ProPublica is the winner of two awards for environmental reporting. “Postcard From Thermal: Surviving the Climate Gap in Eastern Coachella Valley” won the John B. Oakes Award for Distinguished Environmental Journalism, and “Sacrifice Zones: Mapping Cancer-Causing Industrial Air Pollution” won the Society of Environmental Journalists’ Kevin Carmody Award for Outstanding Investigative Reporting.
Administered by the Columbia Journalism School, the John B. Oakes Award for Distinguished Environmental Journalism recognizes journalists whose reporting makes an exceptional contribution to the public’s understanding of environmental issues. “Postcard From Thermal: Surviving the Climate Gap in Eastern Coachella Valley,” a multimedia project co-published with TIME, PBS KQED and Univision Noticias, examines the climate gap — the unequal impact of climate change on people of color and the poor — in Thermal, California. Reporter Elizabeth Weil and visual journalist Mauricio Rodríguez Pons show how the town is both a playground for the rich and home to farmworkers who live in uninsulated, sunbaked trailers in some of the hottest farmland in the world. Nadia Sussman, Almudena Toral, Justine Simons and Mollie Simon also contributed to the series.
“This project succeeded … in telling the big picture of this environmental injustice through the small picture of one immigrant family’s plight in Thermal,” said contest judges. “It succeeded in provoking specific reform, with that family and others being moved into far better housing. This is environmental journalism at its finest.”
In the midst of record-high temperatures and wildfires, the series focuses on Pedro Nicolas and Maria de Jesus Diego Bautista, a married couple with two kids who have been struggling to find livable housing in the desert. Arsenic-laced water and dust storms plague the immigrant family’s dilapidated trailer, the only kind of housing they can afford on agricultural wages. Yet less than 30 miles northwest, more affluent residents cool themselves in pools and on lush golf courses.
Weil and Rodríguez Pons tell the story through three forms of digital media: multimedia, video documentary and narrative text. The storytelling package inspired concrete local changes, including a line item in the California state budget to provide low-income housing in the unincorporated town of Thermal. A screening of the video documentary in Thermal drew community members, local officials and NGO workers and contributed to local community organizing. The film was also the centerpiece of a virtual policy discussion and virtual screening in Spanish.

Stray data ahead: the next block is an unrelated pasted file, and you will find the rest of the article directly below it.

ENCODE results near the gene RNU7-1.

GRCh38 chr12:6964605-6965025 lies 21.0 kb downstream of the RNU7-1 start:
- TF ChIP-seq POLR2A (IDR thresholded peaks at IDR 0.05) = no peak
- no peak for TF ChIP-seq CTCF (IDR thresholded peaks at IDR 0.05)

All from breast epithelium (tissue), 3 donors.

“Sacrifice Zones: Mapping Cancer-Causing Industrial Air Pollution,” winner of the Society of Environmental Journalists’ Kevin Carmody Award for Outstanding Investigative Reporting, revealed that industrial air pollution has elevated cancer risks for one-fifth of Americans. The series was a collaboration with The Texas Tribune and Mountain State Spotlight, and Lylla Younes, Al Shaw, Ava Kofman, Lisa Song, Max Blau, Kiah Collier, Ken Ward Jr., Alyssa Johnson, Maya Miller, Lucas Waldron and Kathleen Flynn contributed to the series.
“The team analyzed publicly available EPA emissions data, found and corrected reporting errors the agency had failed to catch,” said contest judges. “The data analysis and the mapping tool were the foundation for the extensive reporting required for the five stories: nearly 100 record requests, hundreds of interviews, combing through corporate paperwork and on-the-ground reporting in nine states.”
With its unprecedented data analysis and interactive map, the series revealed more than 1,000 hot spots of toxic industrial air pollution across America. Its stories capture how the Environmental Protection Agency has failed to protect the public, not just through weak policies, but through calculated choices recounted on the record by insiders. Choosing the path of least resistance, polluters wind up in states that prioritize business over public health. In predominantly Black census tracts, the estimated cancer risk is more than double that in majority-white tracts.
Weeks after the series was published, EPA Administrator Michael Regan visited several of the communities featured in our reporting, and, in what environmental experts called a radical change in tone, he pledged to ramp up the agency’s enforcement activities and later announced significant air monitoring initiatives.
In addition, “Black Snow,” a collaboration between ProPublica and The Palm Beach Post, received an honorable mention in the Explanatory Reporting category of the SEJ Awards, and “Postcard From Thermal” received an honorable mention for Outstanding Feature Story.